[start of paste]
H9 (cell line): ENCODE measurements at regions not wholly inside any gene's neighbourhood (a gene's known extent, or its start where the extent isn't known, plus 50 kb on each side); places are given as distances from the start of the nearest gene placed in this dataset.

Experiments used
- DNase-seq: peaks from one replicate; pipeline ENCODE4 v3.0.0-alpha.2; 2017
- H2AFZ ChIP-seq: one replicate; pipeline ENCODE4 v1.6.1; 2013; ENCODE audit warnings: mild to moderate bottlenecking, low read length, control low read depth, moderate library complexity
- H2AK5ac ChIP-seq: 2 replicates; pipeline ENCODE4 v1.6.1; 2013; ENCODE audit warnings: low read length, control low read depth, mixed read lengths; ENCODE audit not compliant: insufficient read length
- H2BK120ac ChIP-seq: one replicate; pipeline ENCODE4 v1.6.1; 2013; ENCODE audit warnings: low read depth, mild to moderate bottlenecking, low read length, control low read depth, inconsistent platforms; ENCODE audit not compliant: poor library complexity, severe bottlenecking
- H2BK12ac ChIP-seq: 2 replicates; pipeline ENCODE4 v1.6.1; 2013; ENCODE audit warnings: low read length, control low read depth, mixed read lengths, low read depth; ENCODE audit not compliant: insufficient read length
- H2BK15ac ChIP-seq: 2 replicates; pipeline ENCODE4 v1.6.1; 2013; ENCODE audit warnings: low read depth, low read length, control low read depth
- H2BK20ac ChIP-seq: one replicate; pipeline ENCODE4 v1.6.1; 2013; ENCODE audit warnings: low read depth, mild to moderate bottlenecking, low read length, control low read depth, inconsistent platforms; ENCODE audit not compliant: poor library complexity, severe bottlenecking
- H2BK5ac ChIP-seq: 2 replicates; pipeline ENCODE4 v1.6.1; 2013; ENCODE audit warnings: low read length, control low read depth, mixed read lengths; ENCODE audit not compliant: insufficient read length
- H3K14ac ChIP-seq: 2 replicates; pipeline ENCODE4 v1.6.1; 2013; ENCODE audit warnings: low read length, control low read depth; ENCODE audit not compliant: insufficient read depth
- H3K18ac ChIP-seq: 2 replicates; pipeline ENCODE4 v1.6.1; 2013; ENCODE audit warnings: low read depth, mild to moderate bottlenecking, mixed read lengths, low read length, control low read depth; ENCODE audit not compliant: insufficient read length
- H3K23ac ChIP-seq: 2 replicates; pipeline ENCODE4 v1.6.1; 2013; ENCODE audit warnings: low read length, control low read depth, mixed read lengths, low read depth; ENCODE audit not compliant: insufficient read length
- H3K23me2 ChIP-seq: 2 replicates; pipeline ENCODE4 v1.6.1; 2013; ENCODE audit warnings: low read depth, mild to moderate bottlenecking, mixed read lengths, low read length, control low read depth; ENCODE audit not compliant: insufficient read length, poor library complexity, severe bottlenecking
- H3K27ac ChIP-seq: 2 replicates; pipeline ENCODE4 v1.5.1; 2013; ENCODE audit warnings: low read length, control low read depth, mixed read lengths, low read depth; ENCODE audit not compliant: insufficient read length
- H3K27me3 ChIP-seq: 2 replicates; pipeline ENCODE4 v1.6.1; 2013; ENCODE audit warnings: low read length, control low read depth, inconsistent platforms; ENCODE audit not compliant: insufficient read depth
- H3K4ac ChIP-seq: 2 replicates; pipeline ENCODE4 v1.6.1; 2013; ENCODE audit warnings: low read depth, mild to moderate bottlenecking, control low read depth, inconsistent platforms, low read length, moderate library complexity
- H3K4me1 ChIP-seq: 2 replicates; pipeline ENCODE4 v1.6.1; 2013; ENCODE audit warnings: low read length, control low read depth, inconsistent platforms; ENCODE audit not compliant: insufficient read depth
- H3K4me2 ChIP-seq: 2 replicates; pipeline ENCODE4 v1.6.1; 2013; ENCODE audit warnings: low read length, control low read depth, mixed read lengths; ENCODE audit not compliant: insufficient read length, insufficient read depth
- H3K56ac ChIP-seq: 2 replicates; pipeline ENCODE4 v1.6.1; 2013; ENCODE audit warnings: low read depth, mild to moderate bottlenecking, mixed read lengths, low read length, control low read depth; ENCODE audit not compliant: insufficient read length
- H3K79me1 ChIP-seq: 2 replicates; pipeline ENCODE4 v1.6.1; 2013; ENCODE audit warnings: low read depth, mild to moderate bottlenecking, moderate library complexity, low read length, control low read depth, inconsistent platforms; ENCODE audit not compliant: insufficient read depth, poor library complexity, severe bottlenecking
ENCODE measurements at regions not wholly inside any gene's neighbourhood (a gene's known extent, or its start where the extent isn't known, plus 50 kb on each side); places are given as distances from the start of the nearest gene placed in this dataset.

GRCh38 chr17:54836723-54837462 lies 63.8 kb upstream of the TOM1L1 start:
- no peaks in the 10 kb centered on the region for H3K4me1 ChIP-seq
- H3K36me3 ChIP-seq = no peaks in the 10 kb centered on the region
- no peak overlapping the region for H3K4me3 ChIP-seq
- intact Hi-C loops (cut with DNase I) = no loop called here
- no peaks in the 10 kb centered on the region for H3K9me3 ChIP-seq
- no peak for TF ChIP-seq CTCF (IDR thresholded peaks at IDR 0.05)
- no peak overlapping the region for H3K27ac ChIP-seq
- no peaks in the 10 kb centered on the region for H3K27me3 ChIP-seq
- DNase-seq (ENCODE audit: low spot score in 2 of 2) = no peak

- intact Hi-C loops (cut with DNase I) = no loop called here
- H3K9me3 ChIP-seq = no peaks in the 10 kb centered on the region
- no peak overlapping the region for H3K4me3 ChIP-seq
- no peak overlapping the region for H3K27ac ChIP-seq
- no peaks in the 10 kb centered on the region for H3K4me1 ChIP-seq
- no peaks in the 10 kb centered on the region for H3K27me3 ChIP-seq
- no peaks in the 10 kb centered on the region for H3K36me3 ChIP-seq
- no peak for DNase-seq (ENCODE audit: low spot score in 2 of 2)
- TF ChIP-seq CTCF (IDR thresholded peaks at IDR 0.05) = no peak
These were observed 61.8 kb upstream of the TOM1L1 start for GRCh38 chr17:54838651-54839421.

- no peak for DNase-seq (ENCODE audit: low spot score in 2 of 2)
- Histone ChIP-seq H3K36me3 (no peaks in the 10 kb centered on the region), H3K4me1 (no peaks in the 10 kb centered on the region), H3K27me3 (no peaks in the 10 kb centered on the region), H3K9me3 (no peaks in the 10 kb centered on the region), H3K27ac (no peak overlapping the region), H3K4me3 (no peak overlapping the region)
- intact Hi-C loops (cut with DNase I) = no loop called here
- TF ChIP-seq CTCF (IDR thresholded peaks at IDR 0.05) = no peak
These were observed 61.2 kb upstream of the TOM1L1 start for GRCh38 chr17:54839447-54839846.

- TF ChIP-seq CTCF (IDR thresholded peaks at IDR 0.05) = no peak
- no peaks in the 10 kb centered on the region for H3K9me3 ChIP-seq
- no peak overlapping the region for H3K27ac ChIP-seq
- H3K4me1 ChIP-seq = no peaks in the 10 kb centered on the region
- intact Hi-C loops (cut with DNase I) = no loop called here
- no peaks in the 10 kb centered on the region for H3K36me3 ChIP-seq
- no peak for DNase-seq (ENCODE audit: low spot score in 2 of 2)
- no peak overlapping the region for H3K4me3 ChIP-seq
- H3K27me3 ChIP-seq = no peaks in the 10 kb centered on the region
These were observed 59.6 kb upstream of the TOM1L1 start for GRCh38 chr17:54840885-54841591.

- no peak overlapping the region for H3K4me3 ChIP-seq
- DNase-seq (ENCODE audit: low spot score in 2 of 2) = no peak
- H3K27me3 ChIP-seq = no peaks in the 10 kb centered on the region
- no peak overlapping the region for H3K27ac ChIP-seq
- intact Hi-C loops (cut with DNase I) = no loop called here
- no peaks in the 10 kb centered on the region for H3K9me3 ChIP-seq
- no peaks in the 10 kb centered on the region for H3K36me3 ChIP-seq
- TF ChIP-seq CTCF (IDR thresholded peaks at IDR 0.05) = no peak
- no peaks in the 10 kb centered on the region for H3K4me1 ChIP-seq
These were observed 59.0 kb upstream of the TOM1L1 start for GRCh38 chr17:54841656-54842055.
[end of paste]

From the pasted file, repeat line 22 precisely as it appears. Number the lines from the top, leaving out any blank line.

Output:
ENCODE measurements at regions not wholly inside any gene's neighbourhood (a gene's known extent, or its start where the extent isn't known, plus 50 kb on each side); places are given as distances from the start of the nearest gene placed in this dataset.